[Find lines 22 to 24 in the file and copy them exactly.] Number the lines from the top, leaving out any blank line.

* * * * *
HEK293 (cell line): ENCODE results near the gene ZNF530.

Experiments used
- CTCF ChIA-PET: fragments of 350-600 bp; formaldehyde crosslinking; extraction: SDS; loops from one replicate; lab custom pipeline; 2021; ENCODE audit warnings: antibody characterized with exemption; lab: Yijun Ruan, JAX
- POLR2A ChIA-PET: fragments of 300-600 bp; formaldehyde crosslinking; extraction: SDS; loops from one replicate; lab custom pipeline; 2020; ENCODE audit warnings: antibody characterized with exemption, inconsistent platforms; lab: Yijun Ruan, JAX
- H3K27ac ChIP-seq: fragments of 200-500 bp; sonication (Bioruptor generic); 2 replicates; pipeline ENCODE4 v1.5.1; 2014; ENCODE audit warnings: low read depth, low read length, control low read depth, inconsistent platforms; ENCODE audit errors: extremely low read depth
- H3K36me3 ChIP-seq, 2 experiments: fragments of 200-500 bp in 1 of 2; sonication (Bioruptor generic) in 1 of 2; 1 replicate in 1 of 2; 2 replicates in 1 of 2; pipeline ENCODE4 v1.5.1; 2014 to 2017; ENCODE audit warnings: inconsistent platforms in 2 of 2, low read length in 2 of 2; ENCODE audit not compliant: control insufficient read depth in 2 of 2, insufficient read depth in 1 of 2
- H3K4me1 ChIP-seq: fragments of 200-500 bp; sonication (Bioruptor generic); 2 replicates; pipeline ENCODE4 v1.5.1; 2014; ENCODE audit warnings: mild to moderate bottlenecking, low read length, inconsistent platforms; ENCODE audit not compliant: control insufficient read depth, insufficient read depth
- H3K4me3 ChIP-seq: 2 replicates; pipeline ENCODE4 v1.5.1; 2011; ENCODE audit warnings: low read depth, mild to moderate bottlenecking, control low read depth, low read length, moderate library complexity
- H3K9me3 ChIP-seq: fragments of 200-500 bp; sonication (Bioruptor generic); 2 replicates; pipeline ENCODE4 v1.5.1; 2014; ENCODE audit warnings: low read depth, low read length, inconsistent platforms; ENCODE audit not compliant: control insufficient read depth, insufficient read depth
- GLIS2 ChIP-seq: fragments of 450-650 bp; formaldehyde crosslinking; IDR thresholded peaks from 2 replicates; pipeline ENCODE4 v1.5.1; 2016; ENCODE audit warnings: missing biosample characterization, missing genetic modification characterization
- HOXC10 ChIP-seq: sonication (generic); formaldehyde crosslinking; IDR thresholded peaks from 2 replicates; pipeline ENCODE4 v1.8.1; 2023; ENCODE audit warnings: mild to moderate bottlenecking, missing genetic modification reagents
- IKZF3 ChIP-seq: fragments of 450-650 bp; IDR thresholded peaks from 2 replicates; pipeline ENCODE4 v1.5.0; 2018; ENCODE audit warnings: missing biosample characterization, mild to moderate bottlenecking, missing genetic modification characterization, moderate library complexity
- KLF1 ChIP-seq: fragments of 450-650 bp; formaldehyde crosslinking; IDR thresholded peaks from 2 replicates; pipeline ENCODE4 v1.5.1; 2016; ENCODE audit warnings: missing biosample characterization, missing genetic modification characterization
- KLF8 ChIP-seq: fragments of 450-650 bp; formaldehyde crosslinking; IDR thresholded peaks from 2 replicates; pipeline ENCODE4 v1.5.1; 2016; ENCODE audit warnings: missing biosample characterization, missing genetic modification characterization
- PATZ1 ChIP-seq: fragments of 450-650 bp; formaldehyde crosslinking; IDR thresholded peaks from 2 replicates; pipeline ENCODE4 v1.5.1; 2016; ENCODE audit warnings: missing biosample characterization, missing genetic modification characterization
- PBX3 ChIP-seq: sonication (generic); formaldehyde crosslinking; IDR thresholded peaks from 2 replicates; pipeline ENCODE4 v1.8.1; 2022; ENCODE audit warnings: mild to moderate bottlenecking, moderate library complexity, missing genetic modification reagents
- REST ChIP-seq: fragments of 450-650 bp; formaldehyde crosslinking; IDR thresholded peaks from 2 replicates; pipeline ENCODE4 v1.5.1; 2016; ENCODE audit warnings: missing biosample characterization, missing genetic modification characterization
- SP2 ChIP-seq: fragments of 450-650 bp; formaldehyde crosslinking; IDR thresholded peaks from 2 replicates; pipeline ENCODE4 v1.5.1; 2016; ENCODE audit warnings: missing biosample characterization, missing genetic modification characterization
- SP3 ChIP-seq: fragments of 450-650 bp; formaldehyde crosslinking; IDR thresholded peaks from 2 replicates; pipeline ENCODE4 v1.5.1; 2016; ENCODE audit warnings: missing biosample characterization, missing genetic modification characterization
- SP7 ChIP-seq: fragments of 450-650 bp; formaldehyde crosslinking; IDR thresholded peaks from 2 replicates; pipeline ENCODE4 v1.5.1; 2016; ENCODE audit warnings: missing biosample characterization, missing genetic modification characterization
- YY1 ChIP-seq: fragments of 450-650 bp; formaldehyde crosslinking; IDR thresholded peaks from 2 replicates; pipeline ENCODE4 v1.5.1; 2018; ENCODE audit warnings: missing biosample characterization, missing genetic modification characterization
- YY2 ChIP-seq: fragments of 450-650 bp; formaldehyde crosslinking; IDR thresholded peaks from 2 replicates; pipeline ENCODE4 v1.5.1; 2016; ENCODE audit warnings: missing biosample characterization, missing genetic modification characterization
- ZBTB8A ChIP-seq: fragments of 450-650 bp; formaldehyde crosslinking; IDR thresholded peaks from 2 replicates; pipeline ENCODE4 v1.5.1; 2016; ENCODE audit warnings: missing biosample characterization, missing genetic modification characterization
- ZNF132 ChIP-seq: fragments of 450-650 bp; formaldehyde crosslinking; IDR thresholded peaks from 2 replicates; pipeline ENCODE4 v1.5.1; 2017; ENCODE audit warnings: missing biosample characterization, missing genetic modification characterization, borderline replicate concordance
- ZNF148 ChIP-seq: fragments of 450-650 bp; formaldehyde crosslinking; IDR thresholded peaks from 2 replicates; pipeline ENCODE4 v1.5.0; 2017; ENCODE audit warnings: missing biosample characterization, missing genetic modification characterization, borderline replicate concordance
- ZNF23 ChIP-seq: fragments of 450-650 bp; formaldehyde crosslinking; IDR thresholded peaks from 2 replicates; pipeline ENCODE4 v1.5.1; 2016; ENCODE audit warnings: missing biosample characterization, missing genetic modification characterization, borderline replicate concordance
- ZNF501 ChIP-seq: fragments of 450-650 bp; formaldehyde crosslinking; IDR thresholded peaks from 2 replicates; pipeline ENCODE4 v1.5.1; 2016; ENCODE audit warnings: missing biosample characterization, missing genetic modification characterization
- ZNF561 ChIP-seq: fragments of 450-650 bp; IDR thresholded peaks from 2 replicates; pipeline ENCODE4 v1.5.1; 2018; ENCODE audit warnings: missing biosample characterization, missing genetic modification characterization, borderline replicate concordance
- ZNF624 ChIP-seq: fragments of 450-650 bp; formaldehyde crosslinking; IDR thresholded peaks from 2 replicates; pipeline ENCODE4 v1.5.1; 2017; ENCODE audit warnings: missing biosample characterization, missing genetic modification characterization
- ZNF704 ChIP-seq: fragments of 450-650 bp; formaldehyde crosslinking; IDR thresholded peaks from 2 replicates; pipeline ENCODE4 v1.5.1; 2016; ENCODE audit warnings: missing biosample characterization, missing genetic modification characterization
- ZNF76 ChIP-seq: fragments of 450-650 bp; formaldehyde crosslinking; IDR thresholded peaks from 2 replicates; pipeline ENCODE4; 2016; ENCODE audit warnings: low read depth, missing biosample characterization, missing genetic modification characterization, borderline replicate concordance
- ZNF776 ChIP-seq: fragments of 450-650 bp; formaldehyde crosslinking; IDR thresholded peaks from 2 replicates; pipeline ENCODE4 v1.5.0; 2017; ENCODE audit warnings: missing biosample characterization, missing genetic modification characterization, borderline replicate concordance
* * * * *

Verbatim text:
- YY2 ChIP-seq: fragments of 450-650 bp; formaldehyde crosslinking; IDR thresholded peaks from 2 replicates; pipeline ENCODE4 v1.5.1; 2016; ENCODE audit warnings: missing biosample characterization, missing genetic modification characterization
- ZBTB8A ChIP-seq: fragments of 450-650 bp; formaldehyde crosslinking; IDR thresholded peaks from 2 replicates; pipeline ENCODE4 v1.5.1; 2016; ENCODE audit warnings: missing biosample characterization, missing genetic modification characterization
- ZNF132 ChIP-seq: fragments of 450-650 bp; formaldehyde crosslinking; IDR thresholded peaks from 2 replicates; pipeline ENCODE4 v1.5.1; 2017; ENCODE audit warnings: missing biosample characterization, missing genetic modification characterization, borderline replicate concordance